Alan J. Meese

The last several years have seen a vigorous debate among antitrust scholars and practitioners about the appropriate standard for evaluating the conduct of monopolists under section 2 of the Sherman Act. While most of the debate over possible standards has focused on the empirical question of each standard’s economic utility, this Article undertakes a somewhat different task: It examines the normative benchmark that courts have actually chosen when adjudicating section 2 cases. This Article explores three possible benchmarks—producer welfare, purchaser welfare, and total welfare—and concludes that courts have opted for a total welfare normative approach to section 2 since the formative era of antitrust law. Moreover, this Article will show that the commitment to maximizing total social wealth is not a recent phenomenon associated with Robert Bork and the Chicago School of antitrust analysis. Instead, it was the Harvard School that led the charge for a total welfare approach to antitrust generally and under section 2 in particular. The normative consensus between Chicago and Harvard and parallel case law is by no means an accident; rather, it reflects a deeply rooted desire to protect practices—
particularly “competition on the merits”—that produce significant benefits in the form of enhanced resource allocation, without regard to the ultimate impact on purchasers in the monopolized market. Those who advocate repudiation of the longstanding scholarly and judicial consensus reflected in the total welfare approach to section 2 analysis bear the heavy burden of explaining why courts should, despite considerations of stare decisis, suddenly reverse themselves and adopt such a different approach for the very first time, over a century after passage of the Act.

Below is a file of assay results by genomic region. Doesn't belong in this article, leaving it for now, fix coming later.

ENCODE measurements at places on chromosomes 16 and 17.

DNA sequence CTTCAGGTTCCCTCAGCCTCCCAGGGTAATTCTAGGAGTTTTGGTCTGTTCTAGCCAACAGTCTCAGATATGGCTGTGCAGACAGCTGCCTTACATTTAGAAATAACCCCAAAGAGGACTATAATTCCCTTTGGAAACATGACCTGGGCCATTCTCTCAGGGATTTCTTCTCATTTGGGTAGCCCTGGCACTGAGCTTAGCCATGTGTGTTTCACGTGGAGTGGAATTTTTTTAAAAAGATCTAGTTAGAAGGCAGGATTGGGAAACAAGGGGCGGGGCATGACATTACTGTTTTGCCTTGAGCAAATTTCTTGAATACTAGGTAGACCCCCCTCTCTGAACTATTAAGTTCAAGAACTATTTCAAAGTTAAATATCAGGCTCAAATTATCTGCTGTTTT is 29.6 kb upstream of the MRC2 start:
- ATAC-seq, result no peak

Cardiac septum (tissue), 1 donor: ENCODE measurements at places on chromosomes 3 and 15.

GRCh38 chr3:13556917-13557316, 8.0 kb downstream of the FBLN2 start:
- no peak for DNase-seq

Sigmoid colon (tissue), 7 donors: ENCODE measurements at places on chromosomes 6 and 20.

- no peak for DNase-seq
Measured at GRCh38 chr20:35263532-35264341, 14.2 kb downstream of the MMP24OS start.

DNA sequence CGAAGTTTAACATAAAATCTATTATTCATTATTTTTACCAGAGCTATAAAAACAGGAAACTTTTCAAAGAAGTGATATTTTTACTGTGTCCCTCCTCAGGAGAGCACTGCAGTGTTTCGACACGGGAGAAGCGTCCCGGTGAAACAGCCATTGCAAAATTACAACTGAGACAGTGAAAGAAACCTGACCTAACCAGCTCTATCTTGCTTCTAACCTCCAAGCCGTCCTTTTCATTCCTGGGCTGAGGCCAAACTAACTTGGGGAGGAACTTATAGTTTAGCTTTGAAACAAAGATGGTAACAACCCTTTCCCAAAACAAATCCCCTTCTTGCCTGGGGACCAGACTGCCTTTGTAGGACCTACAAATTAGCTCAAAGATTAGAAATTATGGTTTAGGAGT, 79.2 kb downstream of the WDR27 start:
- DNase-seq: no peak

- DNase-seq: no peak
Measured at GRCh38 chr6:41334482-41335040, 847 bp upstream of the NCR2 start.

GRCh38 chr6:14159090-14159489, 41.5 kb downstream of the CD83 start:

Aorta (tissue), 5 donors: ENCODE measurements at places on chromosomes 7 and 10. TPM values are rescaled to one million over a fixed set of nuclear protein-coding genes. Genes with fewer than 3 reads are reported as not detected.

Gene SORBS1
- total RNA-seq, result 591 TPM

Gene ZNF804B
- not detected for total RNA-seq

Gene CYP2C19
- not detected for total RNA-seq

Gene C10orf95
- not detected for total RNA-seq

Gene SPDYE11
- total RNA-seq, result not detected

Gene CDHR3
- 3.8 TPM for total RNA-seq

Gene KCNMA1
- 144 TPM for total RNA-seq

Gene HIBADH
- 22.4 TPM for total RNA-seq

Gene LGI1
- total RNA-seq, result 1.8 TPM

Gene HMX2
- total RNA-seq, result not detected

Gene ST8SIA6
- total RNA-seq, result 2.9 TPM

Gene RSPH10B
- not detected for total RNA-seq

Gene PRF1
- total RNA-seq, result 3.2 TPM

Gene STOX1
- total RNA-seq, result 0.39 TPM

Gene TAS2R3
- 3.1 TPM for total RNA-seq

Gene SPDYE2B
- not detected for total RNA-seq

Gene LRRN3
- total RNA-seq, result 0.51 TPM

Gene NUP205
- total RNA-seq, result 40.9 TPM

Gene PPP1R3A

Thomas B. Bennett

What motivates substantive presumptions about how to interpret statutes? Are they like statistical heuristics that aim to predict Congress’s most likely behavior, or are they meant to protect certain underenforced values against inadvertent legislative encroachment? These two rationales, fact-based and value-based, are the extremes of a continuum. This Note uses the presumption against extraterritoriality to demonstrate this continuum and how a presumption can shift along it. The presumption operates to diminish the likelihood that a federal statute will be read to extend beyond the borders of the United States. The presumption has been remarkably stable for decades despite watershed changes in the principles—customary international law and conflict of laws—that once supported it. As the presumption’s normative justifications have diminished, a new justification has grown in importance. Today, the presumption is often justified as a stand-in for how Congress typically legislates. This Note argues that this change makes the presumption less defensible but even harder to overcome in individual cases.